State of Decay 2: Juggernaut Edition
Original Release Date: May 22, 2018
Studio: Undead labs
Genre(s): Survival, Action, Horror
With the current global pandemic at hand, it seems only appropriate that we start with a game about surviving a massive zombie outbreak. State of Decay 2 is the second installment in the zombie game series developed by Undead Labs that puts a more immersive spin on zombie survival.
Originally, I was prepared for a traditional zombie game, such as “Dead Rising” or “Left for Dead”, that boiled down to another game of getting from point A to point B while killing or avoiding as many zombies as possible to progress in the campaign. I was pleasantly surprised, however, when I learned that this game didn’t play like any apocalyptic game I had played before.
Instead of finding maintenance rooms to duct tape nails to bats or trying to sneak to avoid startling the witch, this game’s angle is that it’s not a zombie shoot-em-up at all—it’s a pure survival game. In both State of Decay titles, you are dropped into a random county that is undergoing a zombie pandemic through which you have to survive. In order to do so, you must scavenge for weapons, food, medical supplies, and more in order to stay alive while eventually building your own community.
One of the strongest aspects of the game is the player’s ability to choose. The game forces the player to make tough decisions that could mean the difference between life and death. For example, a player must decide how many people to try and save when more survivors are extremely useful but come at a cost and an increased risk—more necessary supplies, more noise from the camp to alert the undead, disagreements between different survivors in the group, etc. These factors are often the difference between helping someone when you hear a distress call on your radio, or leaving them be consumed by the large hoard of zombies laying siege on their camp.
The people in State of Decay can be either a resource or a hinderance, and there are more folks than the ones in your community. Along the way, you can run into other groups that will open up new trade avenues and provide you with unique services. The caveat, however, is that they will often ask you to perform tasks and go on supply runs for them, making you weigh the trade-offs of whether their services are worth your precious time and supplies. Some groups will immediately be hostile and you can go on missions to “take them out of the picture”.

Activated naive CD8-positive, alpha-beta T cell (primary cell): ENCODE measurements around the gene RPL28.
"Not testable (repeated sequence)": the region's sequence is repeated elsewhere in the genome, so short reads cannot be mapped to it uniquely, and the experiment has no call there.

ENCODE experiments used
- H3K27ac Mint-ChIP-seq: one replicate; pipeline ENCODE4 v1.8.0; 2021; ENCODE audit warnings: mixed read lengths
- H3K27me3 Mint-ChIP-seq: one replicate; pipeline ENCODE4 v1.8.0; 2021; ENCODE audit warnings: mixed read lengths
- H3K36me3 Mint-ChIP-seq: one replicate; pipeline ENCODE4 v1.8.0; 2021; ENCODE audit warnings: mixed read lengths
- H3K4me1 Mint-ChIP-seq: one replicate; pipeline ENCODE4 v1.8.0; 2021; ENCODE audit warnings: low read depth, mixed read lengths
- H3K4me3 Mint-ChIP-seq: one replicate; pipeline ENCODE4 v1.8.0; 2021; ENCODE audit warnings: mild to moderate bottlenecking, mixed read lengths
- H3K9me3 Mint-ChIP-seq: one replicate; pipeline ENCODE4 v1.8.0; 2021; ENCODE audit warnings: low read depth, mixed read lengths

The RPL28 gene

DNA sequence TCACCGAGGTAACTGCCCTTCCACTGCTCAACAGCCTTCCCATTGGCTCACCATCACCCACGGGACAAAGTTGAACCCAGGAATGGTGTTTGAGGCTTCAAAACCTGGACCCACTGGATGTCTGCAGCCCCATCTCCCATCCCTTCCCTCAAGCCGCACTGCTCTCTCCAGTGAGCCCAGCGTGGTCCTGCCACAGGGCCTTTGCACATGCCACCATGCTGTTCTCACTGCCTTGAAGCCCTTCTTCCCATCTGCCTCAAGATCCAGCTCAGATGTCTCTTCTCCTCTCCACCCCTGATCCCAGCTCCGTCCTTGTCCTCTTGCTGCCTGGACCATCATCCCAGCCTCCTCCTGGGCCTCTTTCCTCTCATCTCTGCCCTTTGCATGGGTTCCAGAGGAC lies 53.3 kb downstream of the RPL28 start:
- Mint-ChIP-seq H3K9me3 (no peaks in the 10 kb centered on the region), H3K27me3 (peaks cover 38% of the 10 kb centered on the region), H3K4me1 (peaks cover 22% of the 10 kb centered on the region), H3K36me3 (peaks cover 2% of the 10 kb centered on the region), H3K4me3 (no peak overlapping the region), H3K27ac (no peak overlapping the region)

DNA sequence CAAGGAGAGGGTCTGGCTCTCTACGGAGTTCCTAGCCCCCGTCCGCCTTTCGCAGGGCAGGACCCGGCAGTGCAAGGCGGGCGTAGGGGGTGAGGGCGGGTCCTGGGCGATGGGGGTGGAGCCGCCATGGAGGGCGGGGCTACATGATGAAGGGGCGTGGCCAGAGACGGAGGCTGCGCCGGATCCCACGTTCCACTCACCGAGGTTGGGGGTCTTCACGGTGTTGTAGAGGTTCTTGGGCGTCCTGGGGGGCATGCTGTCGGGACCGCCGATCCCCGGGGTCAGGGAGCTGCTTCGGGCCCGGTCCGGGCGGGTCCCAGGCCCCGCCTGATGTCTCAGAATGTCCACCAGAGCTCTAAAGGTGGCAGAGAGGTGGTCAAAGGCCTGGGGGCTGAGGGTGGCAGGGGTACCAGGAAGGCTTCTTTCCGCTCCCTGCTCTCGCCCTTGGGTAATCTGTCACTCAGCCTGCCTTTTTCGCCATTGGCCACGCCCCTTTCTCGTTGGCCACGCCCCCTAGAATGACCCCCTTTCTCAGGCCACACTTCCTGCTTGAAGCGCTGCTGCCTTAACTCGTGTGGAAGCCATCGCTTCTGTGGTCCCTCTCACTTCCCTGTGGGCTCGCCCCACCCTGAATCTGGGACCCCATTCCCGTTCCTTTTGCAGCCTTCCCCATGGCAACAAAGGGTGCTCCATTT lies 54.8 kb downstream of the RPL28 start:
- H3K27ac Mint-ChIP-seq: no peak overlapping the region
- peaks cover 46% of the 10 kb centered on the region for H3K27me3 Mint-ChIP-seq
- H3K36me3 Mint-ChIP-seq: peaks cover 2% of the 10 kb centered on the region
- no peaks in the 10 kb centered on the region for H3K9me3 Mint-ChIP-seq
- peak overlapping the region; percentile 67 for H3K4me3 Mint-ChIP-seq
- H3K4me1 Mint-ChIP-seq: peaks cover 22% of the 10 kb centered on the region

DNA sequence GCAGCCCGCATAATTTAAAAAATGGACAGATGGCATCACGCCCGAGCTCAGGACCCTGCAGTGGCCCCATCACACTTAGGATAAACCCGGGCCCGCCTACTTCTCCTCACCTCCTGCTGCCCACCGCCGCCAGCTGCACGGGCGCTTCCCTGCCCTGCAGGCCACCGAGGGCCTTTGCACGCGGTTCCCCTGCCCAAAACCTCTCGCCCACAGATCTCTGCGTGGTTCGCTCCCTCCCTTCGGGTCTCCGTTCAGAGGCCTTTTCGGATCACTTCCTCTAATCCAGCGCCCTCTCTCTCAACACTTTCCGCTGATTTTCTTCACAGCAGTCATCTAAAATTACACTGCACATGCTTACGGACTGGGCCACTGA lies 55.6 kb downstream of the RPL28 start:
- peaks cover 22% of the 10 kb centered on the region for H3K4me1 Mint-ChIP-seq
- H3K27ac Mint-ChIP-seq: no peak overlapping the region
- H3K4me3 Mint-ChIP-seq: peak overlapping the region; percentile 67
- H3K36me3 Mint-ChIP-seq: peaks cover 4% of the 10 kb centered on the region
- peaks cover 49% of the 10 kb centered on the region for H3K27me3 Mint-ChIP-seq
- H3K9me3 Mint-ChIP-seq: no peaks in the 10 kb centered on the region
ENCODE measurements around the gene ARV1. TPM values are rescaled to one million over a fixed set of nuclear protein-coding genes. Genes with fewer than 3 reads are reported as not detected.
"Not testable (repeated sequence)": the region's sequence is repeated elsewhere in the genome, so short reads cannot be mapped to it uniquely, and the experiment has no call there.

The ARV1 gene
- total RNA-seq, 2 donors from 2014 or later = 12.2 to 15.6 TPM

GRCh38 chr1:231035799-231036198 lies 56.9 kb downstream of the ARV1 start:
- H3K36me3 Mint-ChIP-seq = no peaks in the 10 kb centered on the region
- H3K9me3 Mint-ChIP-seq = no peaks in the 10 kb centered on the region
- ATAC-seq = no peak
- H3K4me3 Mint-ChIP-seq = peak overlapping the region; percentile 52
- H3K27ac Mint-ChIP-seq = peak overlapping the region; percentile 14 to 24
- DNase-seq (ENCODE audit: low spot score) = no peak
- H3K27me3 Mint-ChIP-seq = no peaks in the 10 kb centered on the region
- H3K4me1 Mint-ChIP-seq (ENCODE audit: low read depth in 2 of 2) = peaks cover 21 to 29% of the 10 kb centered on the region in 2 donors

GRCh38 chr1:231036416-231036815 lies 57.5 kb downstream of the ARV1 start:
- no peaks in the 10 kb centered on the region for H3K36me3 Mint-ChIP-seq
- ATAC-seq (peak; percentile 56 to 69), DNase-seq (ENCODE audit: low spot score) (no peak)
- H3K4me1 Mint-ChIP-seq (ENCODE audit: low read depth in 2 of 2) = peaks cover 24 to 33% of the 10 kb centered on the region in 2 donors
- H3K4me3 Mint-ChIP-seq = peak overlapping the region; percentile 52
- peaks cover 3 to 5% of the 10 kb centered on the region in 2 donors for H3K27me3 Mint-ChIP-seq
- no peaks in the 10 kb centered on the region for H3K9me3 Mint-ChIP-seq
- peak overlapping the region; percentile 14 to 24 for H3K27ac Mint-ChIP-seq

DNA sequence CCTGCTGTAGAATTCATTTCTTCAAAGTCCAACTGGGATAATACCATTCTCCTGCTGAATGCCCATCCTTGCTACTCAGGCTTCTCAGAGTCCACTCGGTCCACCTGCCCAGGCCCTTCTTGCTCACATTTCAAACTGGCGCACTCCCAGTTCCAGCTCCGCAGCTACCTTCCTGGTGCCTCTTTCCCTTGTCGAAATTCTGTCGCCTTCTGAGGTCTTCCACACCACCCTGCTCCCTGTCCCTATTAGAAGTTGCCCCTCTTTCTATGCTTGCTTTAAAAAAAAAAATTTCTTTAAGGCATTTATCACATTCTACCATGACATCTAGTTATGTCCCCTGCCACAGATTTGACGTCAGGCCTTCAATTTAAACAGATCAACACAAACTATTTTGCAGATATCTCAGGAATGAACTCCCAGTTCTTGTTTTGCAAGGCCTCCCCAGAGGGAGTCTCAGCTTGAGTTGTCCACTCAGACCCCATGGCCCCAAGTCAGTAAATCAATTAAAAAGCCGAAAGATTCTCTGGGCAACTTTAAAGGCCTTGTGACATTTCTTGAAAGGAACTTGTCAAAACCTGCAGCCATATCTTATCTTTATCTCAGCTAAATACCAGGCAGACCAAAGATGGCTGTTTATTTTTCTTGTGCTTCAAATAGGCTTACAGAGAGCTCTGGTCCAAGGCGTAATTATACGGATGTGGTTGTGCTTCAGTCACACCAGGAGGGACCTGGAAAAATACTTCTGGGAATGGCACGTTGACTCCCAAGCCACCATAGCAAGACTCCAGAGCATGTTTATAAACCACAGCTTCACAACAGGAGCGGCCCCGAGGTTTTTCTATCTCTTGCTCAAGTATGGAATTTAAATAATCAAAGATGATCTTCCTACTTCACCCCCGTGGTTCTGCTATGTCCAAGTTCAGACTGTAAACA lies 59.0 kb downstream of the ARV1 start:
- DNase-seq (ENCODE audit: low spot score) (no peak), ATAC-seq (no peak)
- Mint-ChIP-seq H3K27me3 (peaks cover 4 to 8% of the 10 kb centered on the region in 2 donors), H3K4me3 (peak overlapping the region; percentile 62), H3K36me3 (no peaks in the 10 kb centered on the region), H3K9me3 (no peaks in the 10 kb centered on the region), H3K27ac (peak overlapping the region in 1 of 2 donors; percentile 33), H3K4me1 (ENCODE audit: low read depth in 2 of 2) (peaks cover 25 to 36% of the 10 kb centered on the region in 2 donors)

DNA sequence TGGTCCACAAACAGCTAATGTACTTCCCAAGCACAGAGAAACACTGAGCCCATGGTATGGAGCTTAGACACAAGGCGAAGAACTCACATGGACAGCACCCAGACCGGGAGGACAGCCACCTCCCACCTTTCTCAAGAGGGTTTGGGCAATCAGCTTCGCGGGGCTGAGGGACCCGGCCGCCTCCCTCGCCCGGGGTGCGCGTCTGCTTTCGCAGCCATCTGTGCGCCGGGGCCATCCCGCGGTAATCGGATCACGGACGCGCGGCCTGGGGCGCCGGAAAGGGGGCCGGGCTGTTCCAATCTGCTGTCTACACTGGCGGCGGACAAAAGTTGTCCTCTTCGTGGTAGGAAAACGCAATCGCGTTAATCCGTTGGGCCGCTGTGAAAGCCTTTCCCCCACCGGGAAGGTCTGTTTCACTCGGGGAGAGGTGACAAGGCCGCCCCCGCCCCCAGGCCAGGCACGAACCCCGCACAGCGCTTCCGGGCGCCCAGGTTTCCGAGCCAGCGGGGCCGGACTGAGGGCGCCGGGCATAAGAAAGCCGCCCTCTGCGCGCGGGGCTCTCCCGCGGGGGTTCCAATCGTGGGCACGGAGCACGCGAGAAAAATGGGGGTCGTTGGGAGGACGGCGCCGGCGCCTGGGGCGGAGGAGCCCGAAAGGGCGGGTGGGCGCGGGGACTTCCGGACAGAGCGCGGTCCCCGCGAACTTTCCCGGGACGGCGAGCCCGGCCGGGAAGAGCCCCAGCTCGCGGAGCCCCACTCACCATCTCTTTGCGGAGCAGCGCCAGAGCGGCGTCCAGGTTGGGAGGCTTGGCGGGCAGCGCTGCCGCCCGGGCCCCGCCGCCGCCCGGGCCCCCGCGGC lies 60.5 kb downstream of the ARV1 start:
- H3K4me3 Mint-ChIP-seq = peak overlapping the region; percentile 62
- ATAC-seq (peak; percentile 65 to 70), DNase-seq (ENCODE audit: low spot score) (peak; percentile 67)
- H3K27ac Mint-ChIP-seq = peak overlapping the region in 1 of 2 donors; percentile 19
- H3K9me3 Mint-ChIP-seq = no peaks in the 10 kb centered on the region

The game also has a permadeath feature, so if your survivor that you are playing with dies, they are gone forever (with no hope of loading a previous save). This means that when you save other survivors and add them to your camp you can play as them and utilize their strengths to survive. For example, the main character you start out with may be very efficient at fighting off the undead hordes, but you may find a survivor who is better at scavenging for supplies. Bringing the wrong survivor on the wrong mission could result in you losing them forever, so the stakes in the game are more immersive than sending you back to a previous checkpoint. State of Decay forces you to play smart when surviving the apocalypse, or you may end up having to loot the supplies from the walking corpse of one of your old allies.
While the game is fun, it does fall short in a number of areas. One example of this would likely be the game physics and art style. Overall, for a dark game that seems like it wants to be realistic and immersive, State of Decay handles like it should be a more “cartoon-y” type game. The driving mechanics of the game are absolutely wild and ridiculously unrealistic (not to mention how easy it is to get your vehicle glitched and stuck in locations) and combat can be clunky and seem like constant button-mashing. The special zombies in the game also feel very unoriginal, with each ‘freak’ zombie in State of Decay practically being a re-skin of a ‘special infected’ from Left 4 Dead.
The aspect that provides the most replay-ability for the game is the introduction of multiplayer mode in the game. While there are dozens of zombie games, and a handful of them allow online play, only State of Decay can help you answer the age-old question “who amongst your friends would you trust the most in an apocalypse”. The sandbox format that State of Decay has lends itself perfectly to online play and adds a whole different dimension to the game.
Overall, State of Decay takes an unoriginal concept and provides an original perspective, as well as providing a refreshing alternative style for the genre. State of Decay may have its flaws, but no game is perfect. It may have some bugs but I believe it is well worth downloading and playing if you haven’t already. If you are looking for a game where you can dive deep into a campaign and story, this game may not be the one for you. But for those looking for a fun sandbox game about surviving by yourself or online with friends in a zombie apocalypse, State of Decay may be a great way to spend your quarantine.